At what point does alternative country become Americana become Bob Seger? How 'bout on "Generic America," roughly half-way through Blue Mountain's rugged second album. A restless road song down any back highway into the heartland, "Generic America" veers a little too close to its name. Not so of opener "Bloody 98," another cruising tune, barreling along on a banjo like the Allman Brothers' bus loaded with a whiskeyed-up jug band. The another-town, another-blur "Dead End Street," with its melancholy jangle and nice hook, also finds its destination back among the pines. Most of this Oxford, Mississippi trio's music finds its way to that weather-beaten cabin of its youth -- and in a lot livelier fashion than the group's 1995 debut, Dog Days, a moody, sometimes sleepy affair reminiscent of Son Volt or Uncle Tupelo. When Homegrown ambles gamely up to that front porch, on the worn voice of Cary Hudson (under the law, any musician with the last name "Hudson" cannot disgrace Garth), it's so tangled in a briar's patch of country, folk, and blues, that you begin to wonder at what point alternative country becomes Americana becomes Bob Seger. (Blue Mountain plays Liberty Lunch Friday, August 1.)
3 Stars -- Raoul Hernandez


RTFM! (Reprise)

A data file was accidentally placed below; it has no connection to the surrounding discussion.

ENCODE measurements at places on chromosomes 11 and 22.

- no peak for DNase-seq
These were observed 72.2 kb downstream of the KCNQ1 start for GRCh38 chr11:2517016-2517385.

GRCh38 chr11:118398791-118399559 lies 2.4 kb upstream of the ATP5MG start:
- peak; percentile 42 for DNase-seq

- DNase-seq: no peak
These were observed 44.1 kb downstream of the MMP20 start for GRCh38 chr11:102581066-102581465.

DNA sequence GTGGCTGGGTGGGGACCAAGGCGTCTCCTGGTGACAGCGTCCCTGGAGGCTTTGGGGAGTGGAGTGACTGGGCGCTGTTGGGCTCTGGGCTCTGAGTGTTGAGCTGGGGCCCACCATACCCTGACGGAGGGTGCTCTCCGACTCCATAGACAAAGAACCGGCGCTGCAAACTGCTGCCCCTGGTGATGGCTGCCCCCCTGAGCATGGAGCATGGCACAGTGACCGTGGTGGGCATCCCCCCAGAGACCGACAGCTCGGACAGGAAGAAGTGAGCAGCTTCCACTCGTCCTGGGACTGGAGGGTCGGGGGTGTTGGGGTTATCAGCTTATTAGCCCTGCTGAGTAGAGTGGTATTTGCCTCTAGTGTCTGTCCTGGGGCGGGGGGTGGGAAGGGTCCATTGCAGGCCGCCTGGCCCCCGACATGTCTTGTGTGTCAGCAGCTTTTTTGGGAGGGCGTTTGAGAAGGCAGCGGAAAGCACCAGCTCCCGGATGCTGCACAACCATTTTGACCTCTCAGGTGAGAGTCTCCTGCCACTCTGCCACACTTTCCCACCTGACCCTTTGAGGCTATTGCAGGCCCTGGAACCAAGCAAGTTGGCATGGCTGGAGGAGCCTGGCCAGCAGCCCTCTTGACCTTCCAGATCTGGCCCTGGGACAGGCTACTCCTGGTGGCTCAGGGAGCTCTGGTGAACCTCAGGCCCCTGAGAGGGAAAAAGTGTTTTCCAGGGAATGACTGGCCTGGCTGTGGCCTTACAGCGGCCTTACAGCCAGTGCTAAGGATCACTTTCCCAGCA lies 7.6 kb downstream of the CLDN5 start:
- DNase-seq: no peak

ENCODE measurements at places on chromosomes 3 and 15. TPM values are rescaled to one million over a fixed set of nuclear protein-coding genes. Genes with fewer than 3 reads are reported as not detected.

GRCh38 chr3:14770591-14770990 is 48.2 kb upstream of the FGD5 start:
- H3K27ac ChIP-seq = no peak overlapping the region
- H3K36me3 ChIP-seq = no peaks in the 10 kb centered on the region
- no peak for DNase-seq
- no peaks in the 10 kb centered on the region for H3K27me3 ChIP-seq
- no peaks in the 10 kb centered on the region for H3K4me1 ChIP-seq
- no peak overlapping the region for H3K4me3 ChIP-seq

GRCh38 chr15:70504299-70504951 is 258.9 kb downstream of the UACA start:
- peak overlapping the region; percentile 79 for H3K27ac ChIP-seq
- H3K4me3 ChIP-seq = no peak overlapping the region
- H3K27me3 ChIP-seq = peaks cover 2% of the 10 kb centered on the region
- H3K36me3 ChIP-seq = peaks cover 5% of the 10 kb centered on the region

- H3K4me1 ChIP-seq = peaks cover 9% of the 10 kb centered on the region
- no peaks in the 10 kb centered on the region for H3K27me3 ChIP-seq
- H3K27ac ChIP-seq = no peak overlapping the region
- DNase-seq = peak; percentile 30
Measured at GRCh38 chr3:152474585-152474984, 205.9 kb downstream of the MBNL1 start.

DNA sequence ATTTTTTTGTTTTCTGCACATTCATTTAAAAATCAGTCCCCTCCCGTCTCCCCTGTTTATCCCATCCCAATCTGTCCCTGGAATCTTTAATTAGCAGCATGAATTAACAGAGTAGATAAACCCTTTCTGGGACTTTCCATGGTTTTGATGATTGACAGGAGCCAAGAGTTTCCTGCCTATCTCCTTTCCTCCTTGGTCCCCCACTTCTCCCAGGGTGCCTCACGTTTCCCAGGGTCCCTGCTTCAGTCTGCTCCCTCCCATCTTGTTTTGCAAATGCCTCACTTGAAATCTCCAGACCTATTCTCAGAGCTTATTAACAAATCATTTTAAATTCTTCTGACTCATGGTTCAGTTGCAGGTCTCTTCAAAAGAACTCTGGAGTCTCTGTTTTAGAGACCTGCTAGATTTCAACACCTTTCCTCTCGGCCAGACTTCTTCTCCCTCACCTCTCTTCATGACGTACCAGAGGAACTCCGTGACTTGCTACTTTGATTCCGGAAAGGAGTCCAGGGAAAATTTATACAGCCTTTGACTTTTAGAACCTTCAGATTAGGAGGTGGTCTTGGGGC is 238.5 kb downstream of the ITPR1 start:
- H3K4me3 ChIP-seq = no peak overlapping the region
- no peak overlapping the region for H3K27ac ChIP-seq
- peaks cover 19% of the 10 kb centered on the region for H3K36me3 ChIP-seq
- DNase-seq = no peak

The latest effort from Cham-bana, Illinois' Poster Children is a self-programmed enhanced CD, but luckily for me and my technological ineptitude, the songs are what's worth raving about. The P-Kids approach their work, their music, as they have for 10 years, with as much vitality, ingenuity, and enthusiasm (not to mention volume) as any band that's been around half/twice as long, continuing to introduce new elements to their blinding rock-blast. The dance beat of "21st Century" picks up and improves where Junior Citizen left off, and more importantly, über-bassist Rose Marshack is singing now. She's always had a mike, and often contributed to the thickness of the group's vocals; here, she's full on singing back-up, even harmonizing, and it's brilliant. "DreamSmall" is made sublime by Marshack's presence, her deceptively delicate voice aaahh-ing under the barely contained surface tension of the song, while "King of the Hill" provides indisputable evidence that her voice is a huge asset to their future direction. My advice? BTFCD!